Haptic artworks produced in collaboration with leading sight loss charity
24 May 2019
Exhibition marked the Royal National Institute of Blind people's 150th anniversary
School of Art students have created a series of beautiful sensory artworks that enable blind and visually impaired people to appreciate art and design in new ways and sighted people to understand art differently.
To mark the Royal National Institute of Blind people’s (RNIB) 150th anniversary, second-year students from Manchester School of Art at Manchester Metropolitan University also ran workshops in collaboration with people experiencing sight loss.
As one of the UK’s leading sight loss charities, RNIB wanted to highlight the ways that galleries need to be more accessible and encourage artists to produce good quality creative work that can be appreciated by visually impaired art lovers.
Work that students created through the workshops – which were part of this year’s Unit X Festival – was then displayed at a special RNIB anniversary event at The Lowry Hotel in May.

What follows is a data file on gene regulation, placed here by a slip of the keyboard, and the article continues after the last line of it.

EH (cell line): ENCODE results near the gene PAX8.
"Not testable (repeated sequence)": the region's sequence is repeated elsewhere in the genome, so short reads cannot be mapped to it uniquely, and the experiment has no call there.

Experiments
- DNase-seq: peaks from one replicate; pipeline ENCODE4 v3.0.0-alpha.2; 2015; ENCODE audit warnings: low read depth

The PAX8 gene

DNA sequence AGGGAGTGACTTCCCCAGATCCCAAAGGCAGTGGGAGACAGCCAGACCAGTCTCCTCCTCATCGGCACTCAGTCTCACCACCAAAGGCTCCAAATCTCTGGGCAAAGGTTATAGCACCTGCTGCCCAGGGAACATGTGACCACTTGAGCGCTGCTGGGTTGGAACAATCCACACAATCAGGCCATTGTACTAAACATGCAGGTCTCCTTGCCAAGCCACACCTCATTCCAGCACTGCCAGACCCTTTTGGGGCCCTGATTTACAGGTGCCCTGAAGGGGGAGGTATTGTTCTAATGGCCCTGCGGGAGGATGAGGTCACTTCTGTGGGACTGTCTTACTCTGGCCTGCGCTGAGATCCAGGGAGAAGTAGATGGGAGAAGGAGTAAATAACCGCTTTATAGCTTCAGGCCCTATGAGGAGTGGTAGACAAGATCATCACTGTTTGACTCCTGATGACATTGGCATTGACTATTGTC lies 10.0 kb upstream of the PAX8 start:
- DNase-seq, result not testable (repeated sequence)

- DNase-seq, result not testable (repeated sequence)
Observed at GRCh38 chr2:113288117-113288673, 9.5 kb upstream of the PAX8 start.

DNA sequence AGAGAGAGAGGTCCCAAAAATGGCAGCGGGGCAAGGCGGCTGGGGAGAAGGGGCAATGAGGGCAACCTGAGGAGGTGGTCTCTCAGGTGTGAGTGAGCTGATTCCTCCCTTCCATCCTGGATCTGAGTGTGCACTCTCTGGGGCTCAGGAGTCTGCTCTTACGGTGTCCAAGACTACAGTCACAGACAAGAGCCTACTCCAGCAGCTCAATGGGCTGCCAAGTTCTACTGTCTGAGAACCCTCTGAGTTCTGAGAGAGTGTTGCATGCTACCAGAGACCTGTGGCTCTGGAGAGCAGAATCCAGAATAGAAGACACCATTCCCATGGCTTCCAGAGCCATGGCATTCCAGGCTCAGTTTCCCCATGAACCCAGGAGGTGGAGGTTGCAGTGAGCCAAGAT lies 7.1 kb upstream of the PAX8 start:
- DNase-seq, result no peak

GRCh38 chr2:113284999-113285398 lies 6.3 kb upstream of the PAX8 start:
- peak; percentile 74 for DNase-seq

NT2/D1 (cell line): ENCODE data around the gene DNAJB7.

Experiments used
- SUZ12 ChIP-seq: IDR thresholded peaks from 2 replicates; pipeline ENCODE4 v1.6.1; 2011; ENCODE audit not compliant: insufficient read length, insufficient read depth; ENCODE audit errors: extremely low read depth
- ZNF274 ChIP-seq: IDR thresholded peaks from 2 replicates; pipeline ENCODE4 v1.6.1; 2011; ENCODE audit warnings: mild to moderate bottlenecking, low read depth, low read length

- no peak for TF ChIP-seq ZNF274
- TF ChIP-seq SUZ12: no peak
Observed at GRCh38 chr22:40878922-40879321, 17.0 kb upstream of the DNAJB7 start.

Lynn Setterington, Senior Lecturer in Textiles in Practice at Manchester School of Art, and academic lead on the project, said: “This was a wonderful and inspiring project on so many levels. Everyone involved seemed to learn and grow from the experience of working together.
“The students developed greater understanding of the importance of the haptic and how textiles can move beyond the decorative into the social.
“The event at the Lowry was a perfect end to the shared working and was an excellent showcase which enabled the students to reach out and share their ideas with visitors and guests.”
Danielle Colcombe, Community Facilitator from RNIB said: “The project has been a breath of fresh air. Visually impared people are often neglected when it comes to art as many sighted artists rely heavily on visual communication to experience their work. What the studens have demonstrated beautifully here is that everyone can enjoy art when all of the senses are stimulated“.
The Unit X project was the second collaboration with RNIB this year, following on from third-year Textiles in Practice students being invited to create their own haptic artwork.
This was a wonderful and inspiring project on so many levels. Everyone involved seemed to learn and grow from the experience of working together.
A group of visually impaired people judged the students’ work, and Lucy Kent was declared the winner for her piece containing seeds that appealed to the senses of touch, smell and hearing.
Lucy Kent said: “Being involved in the Haptic project was a great opportunity and allowed me to think about my work not just visually but also from a sensory perspective.”